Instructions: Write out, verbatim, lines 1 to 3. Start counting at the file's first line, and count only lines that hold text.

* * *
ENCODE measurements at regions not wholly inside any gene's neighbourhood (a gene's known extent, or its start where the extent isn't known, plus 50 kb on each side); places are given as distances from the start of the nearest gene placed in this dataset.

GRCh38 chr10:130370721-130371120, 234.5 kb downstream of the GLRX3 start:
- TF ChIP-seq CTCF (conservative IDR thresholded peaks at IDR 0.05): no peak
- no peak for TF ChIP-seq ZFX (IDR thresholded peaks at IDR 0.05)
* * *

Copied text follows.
ENCODE measurements at regions not wholly inside any gene's neighbourhood (a gene's known extent, or its start where the extent isn't known, plus 50 kb on each side); places are given as distances from the start of the nearest gene placed in this dataset.

GRCh38 chr10:130370721-130371120, 234.5 kb downstream of the GLRX3 start:
- TF ChIP-seq CTCF (conservative IDR thresholded peaks at IDR 0.05): no peak